New York, NY (Top40 Charts)
Karla Kane's debut solo album, King's Daughters Home for Incurables, leads listeners into an intriguing land of acorns and tea leaves; feminism and fairy tales; pagan pop and pastoral protest songs; whimsical wanderings and sharp observations on the current state of the world. It's a place for chronic worriers, hopeless romantics, Anglophiles, patriarchy smashers and gentle dreamers, where sunny California indie meets melancholy English folk and the redwood meets the oak.
The first solo release from the singer/songwriter/uke player of The Corner Laughers, the creation of this enchanting acoustic collection was inspired partly by the tours of England she's undertaken over the past few years. Recorded over a few weeks at home, rather than in a studio with a producer, the album is Kane at her most independent and intimate, with sweet vocals and songwriting at the forefront. Themes include anxious thoughts on motherhood and the passing of time, the search for "home," and a deep desire to summon optimism and hope in a dark world.
Many of the songs were written under the shade of a beloved oak tree in Kane's California backyard. Armed with a laptop, her ukulele and a single microphone, she recorded them, usually in the evening, after her young daughter was tucked into bed.
But the simplicity of the set-up doesn't mean the album is short on sonic riches. Though it has DIY, backyard-pop roots, the album expands its scope from the micro to the macro level. Woven into to many of the songs are the astonishing nature recordings of Richard Youell, which bring the sounds of the English countryside (buzzing beehives, dawn choruses, rainstorms) alive in harmony with Kane's music. And though it's officially a solo album, King's Daughters Home For Incurables includes a number of notable guest appearances from England and beyond, including Kane's songwriting hero Martin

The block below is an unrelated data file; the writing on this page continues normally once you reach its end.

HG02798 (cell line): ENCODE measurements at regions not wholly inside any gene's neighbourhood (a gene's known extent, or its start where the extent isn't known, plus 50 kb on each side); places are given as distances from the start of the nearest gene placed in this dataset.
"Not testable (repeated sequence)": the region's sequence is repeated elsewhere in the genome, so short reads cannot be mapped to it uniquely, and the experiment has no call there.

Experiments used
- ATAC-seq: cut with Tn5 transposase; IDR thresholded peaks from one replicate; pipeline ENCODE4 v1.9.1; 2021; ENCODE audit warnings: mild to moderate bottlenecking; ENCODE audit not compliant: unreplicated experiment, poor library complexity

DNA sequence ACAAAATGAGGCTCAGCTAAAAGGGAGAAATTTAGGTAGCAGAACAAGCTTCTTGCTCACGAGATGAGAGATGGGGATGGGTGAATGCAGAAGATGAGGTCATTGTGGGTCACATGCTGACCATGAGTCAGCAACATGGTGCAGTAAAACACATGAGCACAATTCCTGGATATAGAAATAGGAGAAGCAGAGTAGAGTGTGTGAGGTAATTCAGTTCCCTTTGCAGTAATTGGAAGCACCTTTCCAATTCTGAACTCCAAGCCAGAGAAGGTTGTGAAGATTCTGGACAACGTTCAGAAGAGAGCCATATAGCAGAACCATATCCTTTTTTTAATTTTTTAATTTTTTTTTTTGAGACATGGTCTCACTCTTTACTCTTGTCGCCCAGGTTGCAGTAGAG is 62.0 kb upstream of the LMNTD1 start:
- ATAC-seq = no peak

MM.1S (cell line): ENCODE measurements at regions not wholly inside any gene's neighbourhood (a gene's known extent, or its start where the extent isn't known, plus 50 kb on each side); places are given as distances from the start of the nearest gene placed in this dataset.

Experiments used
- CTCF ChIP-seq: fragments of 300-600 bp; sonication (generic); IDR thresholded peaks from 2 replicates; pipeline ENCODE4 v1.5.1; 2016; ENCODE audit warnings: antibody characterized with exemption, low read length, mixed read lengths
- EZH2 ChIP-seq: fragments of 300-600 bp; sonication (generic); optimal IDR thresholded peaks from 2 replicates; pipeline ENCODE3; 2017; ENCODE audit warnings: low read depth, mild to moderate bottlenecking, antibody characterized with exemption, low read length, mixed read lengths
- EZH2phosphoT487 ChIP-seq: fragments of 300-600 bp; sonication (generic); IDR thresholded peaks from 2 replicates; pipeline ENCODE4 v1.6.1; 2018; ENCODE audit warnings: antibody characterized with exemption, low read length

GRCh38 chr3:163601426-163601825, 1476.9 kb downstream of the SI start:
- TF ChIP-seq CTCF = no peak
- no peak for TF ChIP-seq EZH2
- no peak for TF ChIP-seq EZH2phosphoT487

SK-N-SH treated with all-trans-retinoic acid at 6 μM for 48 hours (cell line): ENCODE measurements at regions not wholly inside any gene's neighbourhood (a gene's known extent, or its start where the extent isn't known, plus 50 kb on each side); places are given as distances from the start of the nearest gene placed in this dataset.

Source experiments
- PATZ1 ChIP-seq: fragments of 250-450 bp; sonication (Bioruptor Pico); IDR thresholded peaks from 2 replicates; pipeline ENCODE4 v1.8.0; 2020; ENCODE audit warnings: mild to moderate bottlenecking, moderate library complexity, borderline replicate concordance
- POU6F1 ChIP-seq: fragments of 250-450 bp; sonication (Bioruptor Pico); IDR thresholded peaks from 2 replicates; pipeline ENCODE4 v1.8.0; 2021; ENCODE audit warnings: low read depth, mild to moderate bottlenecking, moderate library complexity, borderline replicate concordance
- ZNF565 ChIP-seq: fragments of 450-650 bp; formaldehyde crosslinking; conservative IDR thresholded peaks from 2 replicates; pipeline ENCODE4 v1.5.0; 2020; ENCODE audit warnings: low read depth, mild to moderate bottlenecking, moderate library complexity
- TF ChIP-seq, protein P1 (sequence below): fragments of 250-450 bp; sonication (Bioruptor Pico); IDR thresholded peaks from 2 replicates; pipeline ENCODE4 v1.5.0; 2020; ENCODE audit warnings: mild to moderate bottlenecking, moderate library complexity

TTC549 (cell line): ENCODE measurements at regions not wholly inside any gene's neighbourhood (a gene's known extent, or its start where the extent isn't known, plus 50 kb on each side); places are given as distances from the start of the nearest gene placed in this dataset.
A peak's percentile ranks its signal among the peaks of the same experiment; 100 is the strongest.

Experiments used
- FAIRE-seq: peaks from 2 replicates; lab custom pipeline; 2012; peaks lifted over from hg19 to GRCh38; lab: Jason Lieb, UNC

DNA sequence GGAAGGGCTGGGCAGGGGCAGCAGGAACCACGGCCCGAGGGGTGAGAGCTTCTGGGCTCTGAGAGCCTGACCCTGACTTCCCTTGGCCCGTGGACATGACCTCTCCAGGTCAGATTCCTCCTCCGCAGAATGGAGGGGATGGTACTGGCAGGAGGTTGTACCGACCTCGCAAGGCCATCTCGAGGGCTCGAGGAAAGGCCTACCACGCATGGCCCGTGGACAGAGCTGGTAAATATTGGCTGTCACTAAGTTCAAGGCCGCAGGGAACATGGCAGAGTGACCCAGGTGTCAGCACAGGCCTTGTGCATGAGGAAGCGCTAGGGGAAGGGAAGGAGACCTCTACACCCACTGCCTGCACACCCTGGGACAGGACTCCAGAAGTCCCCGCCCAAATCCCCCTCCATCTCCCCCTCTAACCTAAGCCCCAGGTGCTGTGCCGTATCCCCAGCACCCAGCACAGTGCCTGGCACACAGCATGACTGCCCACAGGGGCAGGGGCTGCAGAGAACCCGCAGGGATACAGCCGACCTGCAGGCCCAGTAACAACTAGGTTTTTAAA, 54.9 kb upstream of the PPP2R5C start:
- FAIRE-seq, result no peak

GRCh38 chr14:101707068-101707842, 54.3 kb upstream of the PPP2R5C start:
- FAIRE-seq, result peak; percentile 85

Newell (Cleaners from Venus), who contributes vocals and poetry to "Wishing Tree." The songs are already accumulating BBC airplay and critical accolades, with Bitch Media calling one "an anti-lullaby for the Trump era."
Concerned Corner Laughers fans, take heart. All three of Kane's fellow band members appear here, with husband/bandmate Khoi Huynh taking on co-producer duties as well accompanying her on most songs on a variety of instruments (including on two remakes of Corner Laughers works). Listeners familiar with Kane's previous catalogue will recognize the clever, literate lyric style, and ethereal melodies and harmonies highlighted in her new, folk-inflected direction.
Everyone, at some point, feels like an "incurable" in search of a home. With Kane's new album, listeners are invited to share in the mix of beauty and confusion in which we all find ourselves in these times. All aboard.